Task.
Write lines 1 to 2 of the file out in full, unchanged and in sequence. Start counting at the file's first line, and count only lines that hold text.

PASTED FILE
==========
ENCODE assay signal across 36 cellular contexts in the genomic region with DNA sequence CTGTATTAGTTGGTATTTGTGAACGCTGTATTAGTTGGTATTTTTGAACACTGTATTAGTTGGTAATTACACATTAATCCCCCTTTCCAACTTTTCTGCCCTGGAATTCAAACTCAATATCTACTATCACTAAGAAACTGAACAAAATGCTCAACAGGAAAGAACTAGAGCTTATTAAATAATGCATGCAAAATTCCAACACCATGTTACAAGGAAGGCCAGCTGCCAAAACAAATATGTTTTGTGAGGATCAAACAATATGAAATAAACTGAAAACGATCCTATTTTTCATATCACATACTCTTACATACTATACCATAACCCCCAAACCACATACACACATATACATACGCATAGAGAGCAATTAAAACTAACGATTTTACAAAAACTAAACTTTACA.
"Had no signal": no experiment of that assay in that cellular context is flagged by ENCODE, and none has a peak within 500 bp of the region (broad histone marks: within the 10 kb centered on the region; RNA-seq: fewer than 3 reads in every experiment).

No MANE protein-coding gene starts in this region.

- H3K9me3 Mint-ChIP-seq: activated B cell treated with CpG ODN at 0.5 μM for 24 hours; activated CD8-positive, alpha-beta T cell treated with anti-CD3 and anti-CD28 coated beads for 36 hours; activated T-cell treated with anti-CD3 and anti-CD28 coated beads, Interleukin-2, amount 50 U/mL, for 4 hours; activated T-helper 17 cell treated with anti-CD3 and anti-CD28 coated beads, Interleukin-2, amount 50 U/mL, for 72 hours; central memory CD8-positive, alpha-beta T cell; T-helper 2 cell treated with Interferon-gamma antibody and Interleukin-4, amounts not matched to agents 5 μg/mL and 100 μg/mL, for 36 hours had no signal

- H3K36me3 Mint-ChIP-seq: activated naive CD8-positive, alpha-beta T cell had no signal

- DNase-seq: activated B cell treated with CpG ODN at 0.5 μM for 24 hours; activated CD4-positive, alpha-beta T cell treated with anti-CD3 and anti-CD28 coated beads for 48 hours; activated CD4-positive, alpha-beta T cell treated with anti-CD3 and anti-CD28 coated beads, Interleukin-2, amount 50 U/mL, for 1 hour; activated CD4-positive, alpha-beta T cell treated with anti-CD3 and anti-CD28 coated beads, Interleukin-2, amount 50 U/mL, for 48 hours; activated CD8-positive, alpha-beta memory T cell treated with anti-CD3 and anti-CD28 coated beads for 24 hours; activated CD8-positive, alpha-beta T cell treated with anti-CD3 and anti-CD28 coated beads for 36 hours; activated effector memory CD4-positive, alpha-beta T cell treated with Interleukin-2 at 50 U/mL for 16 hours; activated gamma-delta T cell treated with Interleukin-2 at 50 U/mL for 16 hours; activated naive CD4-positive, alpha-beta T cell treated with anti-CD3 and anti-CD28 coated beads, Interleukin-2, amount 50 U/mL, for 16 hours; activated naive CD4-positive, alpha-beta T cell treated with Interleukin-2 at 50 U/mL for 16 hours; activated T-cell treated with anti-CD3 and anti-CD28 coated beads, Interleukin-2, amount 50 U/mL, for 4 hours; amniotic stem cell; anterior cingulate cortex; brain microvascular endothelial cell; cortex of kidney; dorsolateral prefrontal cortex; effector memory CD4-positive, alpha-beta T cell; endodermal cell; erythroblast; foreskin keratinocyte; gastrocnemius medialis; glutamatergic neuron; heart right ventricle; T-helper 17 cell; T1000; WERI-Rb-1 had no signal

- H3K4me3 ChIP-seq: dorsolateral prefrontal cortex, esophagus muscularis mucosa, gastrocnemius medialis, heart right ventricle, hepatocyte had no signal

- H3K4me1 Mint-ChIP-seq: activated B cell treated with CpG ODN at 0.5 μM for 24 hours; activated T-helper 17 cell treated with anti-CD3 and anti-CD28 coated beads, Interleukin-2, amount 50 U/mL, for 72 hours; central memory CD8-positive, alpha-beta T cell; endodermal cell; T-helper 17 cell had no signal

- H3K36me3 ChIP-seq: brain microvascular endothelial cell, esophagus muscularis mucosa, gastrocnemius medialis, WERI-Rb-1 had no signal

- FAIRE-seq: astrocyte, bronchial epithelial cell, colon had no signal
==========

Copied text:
ENCODE assay signal across 36 cellular contexts in the genomic region with DNA sequence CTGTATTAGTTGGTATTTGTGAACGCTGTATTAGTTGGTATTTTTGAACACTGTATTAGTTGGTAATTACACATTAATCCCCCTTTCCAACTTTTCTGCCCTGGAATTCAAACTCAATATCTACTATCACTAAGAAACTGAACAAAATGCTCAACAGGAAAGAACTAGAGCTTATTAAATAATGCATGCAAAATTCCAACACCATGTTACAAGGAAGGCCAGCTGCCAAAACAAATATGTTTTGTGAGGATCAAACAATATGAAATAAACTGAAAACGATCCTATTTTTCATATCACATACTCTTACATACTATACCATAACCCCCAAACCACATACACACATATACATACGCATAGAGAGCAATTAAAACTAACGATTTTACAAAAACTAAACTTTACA.
"Had no signal": no experiment of that assay in that cellular context is flagged by ENCODE, and none has a peak within 500 bp of the region (broad histone marks: within the 10 kb centered on the region; RNA-seq: fewer than 3 reads in every experiment).